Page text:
Westchester Legislators Celebrate Black History Month

WHITE PLAINS – On Monday, February 5, the Westchester County Board of Legislators celebrated their annual Black History Month observance, starting with an inspiring rendition of “Lift Every Voice and Sing,” performed by Tanisha Blanche, followed by a virtual ceremony presenting proclamations to the two honorees.

Board Chair Vedat Gashi (D- New Castle, Somers, Yorktown) convened the ceremony, welcoming guests both virtually and in-person. He said, “The national theme for 2024 is ‘African-Americans and the Arts,’ which highlights the key influences of African-Americans in all fields of cultural expression. As we celebrate Black History Month, it is so important to recognize how much American culture has been enriched over time by African-Americans in our County and throughout the nation.”

“We have two exceptional honorees this evening: Linda Tarrant-Reid of New Rochelle, and the Westchester County Press, accepted by Publisher, Sandra Blackwell. The accomplishments of both honorees are in perfect synergy with this year’s theme – Ms. Tarrant-Reid as the author of two noteworthy books on African-American History, and the Westchester County Press as the County’s longest-running journalistic outlet for the African-American community.”

Majority Whip Terry Clements (D – New Rochelle, Pelham, Pelham Manor) presented the first proclamation to Ms. Tarrant-Reid saying, “I chose Linda Tarrant-Reid to receive this honor because she is one of the most accomplished individuals I have ever met. Her work as an author, historian, journalist, photographer and community advocate has inspired me personally – and positively impacted so many others.”

“Although much of her career has been literary, her passion now is addressing food justice and food insecurity in New Rochelle through urban farming. She has been the garden administrator for grow! Eat at the Lincoln Park Community Garden since 2011. Under Linda’s leadership, this effort has grown into The Lincoln Park Conservancy, Inc. Its mission is to preserve, educate, and celebrate the rich history of the Black community in New Rochelle and address food insecurity in disadvantaged communities. As Executive Director, Ms. Tarrant-Reid is spearheading the initiative to establish The Lincoln Park Conservancy History & Culture Center at a community benefit space in downtown New Rochelle.”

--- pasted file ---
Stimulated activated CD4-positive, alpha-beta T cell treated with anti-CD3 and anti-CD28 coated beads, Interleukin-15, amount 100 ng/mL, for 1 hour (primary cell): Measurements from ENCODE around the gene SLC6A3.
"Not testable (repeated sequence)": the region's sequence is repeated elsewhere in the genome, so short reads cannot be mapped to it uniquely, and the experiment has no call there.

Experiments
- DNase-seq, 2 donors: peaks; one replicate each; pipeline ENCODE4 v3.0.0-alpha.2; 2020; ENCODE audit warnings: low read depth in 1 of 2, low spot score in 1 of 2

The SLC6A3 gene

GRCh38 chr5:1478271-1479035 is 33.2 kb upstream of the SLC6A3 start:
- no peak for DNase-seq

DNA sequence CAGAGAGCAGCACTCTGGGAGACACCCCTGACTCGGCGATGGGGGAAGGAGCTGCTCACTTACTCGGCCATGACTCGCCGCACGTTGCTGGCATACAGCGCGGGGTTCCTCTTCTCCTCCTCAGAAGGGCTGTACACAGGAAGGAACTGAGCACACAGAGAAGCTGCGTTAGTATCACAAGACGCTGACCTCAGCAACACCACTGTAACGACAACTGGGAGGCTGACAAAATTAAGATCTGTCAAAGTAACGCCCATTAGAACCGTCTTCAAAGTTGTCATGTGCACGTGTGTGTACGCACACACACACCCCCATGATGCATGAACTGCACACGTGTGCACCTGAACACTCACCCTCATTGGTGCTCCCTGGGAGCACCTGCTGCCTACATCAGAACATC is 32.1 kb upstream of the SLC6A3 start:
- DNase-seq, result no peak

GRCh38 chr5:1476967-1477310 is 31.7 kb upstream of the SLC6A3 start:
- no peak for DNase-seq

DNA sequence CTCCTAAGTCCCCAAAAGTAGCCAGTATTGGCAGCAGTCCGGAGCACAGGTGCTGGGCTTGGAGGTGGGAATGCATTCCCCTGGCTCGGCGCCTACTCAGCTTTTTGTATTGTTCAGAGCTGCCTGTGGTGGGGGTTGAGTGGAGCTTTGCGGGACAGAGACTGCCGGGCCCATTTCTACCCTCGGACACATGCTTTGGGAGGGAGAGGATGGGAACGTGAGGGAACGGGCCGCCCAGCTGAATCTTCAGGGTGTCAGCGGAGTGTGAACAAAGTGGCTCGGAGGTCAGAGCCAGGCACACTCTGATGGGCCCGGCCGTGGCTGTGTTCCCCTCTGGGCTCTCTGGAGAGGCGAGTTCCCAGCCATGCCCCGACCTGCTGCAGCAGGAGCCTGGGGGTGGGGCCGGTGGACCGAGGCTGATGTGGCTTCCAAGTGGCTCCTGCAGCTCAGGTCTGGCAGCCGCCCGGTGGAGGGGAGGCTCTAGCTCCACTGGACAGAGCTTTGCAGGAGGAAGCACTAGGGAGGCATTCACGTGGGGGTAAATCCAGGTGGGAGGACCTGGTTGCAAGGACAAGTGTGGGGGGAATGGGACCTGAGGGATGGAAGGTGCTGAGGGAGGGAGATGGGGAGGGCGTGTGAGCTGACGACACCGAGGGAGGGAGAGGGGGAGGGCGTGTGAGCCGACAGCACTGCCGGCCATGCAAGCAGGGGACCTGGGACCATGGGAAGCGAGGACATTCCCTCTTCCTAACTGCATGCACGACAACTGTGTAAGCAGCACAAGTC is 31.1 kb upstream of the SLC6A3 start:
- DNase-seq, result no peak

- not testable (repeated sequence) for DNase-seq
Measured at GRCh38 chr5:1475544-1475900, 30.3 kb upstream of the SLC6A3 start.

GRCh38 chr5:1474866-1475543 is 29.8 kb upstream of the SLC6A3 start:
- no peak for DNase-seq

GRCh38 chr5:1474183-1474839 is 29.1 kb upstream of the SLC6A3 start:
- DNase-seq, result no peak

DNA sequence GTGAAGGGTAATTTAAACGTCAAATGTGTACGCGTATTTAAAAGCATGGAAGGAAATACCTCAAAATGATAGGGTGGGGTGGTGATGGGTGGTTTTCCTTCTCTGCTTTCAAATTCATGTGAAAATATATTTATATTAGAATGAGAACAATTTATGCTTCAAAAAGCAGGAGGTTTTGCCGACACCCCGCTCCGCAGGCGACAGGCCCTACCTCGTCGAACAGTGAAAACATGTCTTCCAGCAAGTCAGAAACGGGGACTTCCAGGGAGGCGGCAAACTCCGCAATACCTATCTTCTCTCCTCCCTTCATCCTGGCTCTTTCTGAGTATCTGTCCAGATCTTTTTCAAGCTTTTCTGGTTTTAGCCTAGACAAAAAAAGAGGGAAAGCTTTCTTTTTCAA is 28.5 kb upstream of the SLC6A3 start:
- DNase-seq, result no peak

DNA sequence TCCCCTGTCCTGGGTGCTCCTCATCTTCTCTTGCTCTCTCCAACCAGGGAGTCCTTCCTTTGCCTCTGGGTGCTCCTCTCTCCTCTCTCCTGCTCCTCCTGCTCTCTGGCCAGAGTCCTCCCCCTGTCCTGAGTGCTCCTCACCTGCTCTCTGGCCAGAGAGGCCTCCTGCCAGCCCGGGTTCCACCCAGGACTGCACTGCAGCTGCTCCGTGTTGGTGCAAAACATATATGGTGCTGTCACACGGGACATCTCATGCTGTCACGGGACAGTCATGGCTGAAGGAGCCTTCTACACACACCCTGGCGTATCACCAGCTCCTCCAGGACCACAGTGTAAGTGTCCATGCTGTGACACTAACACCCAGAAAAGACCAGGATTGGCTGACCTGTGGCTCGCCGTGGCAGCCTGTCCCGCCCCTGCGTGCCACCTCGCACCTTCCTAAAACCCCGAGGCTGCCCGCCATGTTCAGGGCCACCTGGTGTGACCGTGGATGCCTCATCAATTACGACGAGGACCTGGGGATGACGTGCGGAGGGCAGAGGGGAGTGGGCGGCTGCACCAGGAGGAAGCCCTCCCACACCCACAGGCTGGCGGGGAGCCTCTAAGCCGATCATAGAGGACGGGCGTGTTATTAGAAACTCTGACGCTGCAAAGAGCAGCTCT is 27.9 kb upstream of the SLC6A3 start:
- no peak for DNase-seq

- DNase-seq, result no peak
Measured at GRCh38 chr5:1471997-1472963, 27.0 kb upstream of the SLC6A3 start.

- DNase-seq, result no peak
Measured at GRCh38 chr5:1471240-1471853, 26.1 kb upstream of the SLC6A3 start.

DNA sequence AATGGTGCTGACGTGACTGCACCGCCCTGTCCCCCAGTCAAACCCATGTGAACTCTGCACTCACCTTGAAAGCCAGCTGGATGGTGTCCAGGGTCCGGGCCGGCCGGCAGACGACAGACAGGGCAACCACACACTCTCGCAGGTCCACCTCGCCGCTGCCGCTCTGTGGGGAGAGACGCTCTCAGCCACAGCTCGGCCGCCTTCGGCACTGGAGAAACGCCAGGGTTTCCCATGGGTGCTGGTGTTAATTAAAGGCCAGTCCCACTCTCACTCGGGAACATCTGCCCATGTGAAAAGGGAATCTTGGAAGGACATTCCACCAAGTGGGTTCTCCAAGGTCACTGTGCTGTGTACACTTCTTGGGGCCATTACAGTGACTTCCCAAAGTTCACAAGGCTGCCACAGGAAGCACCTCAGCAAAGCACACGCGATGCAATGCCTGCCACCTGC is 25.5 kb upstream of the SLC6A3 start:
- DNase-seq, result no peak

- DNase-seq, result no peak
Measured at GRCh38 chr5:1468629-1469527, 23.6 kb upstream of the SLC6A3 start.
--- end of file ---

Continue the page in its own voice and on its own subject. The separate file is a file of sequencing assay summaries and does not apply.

Ms. Tarrant-Reid expressed her gratitude for the honor saying, “While Legislator Clements was kind enough to talk about many things I have done in my life, I am very focused on my mission as the Executive Director of The Lincoln Park Conservancy (TLPC), and the work that TLPC has been doing for the past 13 years – growing healthy and safe food and feeding the food insecure. Food insecurity disproportionately affects communities of color, so what better time to talk about it than Black History Month.”

“To receive this recognition is a testament to the fact that our Team is doing the right thing. With grow! Eat, people have access to free, locally-grown, pesticide-free vegetables delivered directly to their neighborhood…The joy, satisfaction and humility that the grow! Eat Staff experience each time we visit and provide healthy, clean produce to the community is immeasurable.”

The Board declared Wednesday, February 14, 2024 “Linda Tarrant-Reid Day” in Westchester County.

Majority Leader Tyrae Woodson-Samuels (D – Mount Vernon) presented the second proclamation to Sandra Blackwell, Publisher of Westchester County Press. He said, “Tonight, as we celebrate Black History Month, we pay tribute to the Westchester County Press, a cherished institution in our community since 1928. It evolved from its original focus to become a voice for Westchester’s African-American communities, first under the stewardship of Jessie and Reverend Alger L. Adams, and then by Orial and M. Paul Redd, Sr. At the time of Mr. Redd’s untimely death in 2009, longtime volunteer, Sandra Blackwell was able to step up and take the helm.”

“As a member of the National Newspaper Publishers Association, the Westchester County Press remains committed to telling the essential stories of our African-American residents, and providing timely information regarding events and happenings across the County. We are thankful for all those who have shaped the Press’s past and present, and we celebrate this institution’s enduring impact on enlightening and uniting our community.”

Ms. Blackwell graciously accepted the honor saying, “The Westchester County Press is an educational tool with archives that must be preserved and made available in digital form so that our next generations can research the contributions and accomplishments of their ancestors, and read stories of how African-Americans helped in many of our communities to make Westchester County the inclusive place we enjoy today.”

“While we may have miles to go, we believe in the promise of democracy and that it must be sustained by each generation. Thank you, Majority Leader Woodson-Samuels, for recognizing the value of the Westchester County Press in our County.”

The Board declared Saturday, February 10, 2024 “Westchester County Press Day” in Westchester County.

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